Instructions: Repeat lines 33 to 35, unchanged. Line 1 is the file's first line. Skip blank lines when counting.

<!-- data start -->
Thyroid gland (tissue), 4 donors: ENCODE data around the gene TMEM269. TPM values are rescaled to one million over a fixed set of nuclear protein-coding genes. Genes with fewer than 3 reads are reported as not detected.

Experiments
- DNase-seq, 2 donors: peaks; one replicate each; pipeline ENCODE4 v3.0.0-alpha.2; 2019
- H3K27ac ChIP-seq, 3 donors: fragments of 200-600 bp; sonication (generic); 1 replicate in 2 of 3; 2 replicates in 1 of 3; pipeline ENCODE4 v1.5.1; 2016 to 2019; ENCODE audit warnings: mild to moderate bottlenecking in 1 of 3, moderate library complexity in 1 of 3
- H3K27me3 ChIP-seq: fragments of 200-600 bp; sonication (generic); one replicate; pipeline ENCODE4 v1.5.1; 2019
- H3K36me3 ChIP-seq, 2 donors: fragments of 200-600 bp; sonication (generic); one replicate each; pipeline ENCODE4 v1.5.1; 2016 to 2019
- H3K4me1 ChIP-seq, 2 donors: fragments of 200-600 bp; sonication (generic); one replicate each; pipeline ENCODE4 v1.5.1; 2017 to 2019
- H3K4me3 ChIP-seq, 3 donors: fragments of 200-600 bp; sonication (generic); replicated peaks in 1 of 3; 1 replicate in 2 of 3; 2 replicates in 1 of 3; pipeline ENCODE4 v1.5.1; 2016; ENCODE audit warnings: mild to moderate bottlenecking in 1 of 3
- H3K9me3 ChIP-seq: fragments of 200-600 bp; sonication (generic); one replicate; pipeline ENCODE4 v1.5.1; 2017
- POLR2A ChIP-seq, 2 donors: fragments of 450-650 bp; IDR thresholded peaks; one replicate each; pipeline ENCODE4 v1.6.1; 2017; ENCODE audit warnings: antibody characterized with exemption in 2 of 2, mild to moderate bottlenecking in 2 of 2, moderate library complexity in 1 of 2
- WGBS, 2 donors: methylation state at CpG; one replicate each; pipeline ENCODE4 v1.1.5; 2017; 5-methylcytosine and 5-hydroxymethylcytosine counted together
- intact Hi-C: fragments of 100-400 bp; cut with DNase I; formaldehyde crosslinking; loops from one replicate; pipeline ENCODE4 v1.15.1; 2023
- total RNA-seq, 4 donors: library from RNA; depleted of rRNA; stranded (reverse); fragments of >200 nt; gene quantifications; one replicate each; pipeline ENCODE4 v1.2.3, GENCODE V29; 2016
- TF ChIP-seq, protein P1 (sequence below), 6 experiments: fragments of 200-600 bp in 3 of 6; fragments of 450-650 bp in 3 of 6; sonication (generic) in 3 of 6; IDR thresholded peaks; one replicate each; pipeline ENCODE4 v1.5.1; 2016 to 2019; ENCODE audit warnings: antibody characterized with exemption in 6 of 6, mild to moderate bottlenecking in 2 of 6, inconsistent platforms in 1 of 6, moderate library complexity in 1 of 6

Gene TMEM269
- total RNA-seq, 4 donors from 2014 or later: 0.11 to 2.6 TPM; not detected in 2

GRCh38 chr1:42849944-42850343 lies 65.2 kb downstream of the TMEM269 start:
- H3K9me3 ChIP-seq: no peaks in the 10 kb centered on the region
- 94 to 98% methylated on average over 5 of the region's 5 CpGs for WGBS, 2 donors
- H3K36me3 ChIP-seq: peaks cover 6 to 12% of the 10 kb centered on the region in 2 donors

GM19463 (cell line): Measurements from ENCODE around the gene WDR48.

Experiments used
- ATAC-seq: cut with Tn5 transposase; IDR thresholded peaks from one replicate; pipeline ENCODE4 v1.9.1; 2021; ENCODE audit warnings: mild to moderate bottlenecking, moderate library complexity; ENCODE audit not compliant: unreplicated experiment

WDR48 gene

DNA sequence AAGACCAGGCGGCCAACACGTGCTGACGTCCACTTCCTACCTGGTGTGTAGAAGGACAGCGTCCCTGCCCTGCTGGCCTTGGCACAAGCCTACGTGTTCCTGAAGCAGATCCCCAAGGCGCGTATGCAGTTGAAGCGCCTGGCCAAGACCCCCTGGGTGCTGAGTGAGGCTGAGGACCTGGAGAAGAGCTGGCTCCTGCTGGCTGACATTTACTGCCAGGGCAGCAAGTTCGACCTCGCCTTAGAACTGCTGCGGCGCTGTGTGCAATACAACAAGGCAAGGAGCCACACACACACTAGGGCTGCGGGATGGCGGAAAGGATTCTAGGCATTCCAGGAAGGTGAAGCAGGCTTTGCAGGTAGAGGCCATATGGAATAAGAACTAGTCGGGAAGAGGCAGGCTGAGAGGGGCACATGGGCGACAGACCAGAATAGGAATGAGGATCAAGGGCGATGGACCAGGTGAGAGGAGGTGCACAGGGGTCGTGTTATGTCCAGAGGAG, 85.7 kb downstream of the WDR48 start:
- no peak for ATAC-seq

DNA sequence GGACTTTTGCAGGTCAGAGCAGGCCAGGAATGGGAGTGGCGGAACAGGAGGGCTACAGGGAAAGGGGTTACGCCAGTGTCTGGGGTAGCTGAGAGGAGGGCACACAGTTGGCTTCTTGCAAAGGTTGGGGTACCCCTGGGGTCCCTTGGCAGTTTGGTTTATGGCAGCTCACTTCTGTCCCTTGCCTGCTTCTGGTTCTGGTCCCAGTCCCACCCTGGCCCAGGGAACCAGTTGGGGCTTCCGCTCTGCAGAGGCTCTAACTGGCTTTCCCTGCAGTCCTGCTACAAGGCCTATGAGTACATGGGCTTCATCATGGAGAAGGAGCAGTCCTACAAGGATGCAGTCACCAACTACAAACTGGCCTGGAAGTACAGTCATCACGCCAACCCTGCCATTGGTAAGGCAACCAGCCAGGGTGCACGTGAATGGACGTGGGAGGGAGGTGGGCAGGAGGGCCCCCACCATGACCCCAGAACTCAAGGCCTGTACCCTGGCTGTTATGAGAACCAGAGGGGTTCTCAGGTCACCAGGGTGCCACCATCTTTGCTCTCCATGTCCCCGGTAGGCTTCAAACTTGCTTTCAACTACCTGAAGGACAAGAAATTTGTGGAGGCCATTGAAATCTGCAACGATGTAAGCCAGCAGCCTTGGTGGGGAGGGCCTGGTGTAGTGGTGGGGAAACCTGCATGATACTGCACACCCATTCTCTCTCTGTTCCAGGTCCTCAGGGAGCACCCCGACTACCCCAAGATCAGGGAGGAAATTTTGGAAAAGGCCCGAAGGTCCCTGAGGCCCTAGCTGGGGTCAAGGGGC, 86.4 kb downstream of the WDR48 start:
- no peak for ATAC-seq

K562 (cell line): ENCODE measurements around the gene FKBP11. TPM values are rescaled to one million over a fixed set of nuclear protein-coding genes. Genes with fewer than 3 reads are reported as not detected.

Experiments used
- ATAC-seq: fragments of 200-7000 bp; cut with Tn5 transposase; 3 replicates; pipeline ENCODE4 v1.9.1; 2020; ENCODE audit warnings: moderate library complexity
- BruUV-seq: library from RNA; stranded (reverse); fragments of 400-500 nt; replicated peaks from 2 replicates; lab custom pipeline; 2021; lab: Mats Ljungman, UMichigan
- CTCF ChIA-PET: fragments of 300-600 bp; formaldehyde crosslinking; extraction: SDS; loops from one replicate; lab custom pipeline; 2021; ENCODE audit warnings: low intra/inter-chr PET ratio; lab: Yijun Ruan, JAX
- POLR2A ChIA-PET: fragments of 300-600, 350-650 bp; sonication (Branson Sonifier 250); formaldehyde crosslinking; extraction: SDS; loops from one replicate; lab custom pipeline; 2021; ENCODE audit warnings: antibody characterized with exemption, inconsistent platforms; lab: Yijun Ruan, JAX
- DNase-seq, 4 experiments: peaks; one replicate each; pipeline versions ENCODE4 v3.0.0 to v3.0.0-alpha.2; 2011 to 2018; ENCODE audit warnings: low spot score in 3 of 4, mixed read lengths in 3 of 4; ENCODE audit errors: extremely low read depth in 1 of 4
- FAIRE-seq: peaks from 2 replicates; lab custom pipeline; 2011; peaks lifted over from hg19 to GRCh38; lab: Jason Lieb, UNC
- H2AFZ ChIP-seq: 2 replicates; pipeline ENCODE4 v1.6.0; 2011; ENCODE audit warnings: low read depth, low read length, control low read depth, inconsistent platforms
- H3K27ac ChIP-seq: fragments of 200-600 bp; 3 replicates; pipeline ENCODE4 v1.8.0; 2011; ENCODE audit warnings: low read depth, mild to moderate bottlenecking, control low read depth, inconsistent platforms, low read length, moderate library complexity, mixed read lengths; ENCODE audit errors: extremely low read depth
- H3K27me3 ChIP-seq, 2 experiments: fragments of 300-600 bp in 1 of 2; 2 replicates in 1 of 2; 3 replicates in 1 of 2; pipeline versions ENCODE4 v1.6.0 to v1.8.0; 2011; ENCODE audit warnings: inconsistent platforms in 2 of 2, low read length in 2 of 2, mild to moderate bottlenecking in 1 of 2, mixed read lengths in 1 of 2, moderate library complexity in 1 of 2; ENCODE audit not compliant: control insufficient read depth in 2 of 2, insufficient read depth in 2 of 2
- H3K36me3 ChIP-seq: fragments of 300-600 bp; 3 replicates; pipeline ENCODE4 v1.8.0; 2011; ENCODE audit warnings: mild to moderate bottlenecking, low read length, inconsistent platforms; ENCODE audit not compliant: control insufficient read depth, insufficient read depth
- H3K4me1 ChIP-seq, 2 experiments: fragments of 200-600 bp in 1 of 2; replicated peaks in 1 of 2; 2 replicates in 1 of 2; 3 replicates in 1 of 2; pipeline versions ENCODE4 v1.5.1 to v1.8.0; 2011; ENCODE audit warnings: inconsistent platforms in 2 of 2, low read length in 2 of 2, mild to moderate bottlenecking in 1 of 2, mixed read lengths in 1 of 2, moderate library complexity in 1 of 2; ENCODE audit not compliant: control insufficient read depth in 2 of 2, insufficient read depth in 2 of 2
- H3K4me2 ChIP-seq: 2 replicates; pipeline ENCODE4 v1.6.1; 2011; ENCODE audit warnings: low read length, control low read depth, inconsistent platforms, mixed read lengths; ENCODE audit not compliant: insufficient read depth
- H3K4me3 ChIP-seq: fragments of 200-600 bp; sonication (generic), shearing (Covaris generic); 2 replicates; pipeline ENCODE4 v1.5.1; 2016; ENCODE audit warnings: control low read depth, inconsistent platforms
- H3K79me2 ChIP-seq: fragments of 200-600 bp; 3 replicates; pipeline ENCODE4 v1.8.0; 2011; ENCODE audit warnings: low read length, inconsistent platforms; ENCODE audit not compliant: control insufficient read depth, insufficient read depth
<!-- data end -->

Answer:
- CTCF ChIA-PET: fragments of 300-600 bp; formaldehyde crosslinking; extraction: SDS; loops from one replicate; lab custom pipeline; 2021; ENCODE audit warnings: low intra/inter-chr PET ratio; lab: Yijun Ruan, JAX
- POLR2A ChIA-PET: fragments of 300-600, 350-650 bp; sonication (Branson Sonifier 250); formaldehyde crosslinking; extraction: SDS; loops from one replicate; lab custom pipeline; 2021; ENCODE audit warnings: antibody characterized with exemption, inconsistent platforms; lab: Yijun Ruan, JAX
- DNase-seq, 4 experiments: peaks; one replicate each; pipeline versions ENCODE4 v3.0.0 to v3.0.0-alpha.2; 2011 to 2018; ENCODE audit warnings: low spot score in 3 of 4, mixed read lengths in 3 of 4; ENCODE audit errors: extremely low read depth in 1 of 4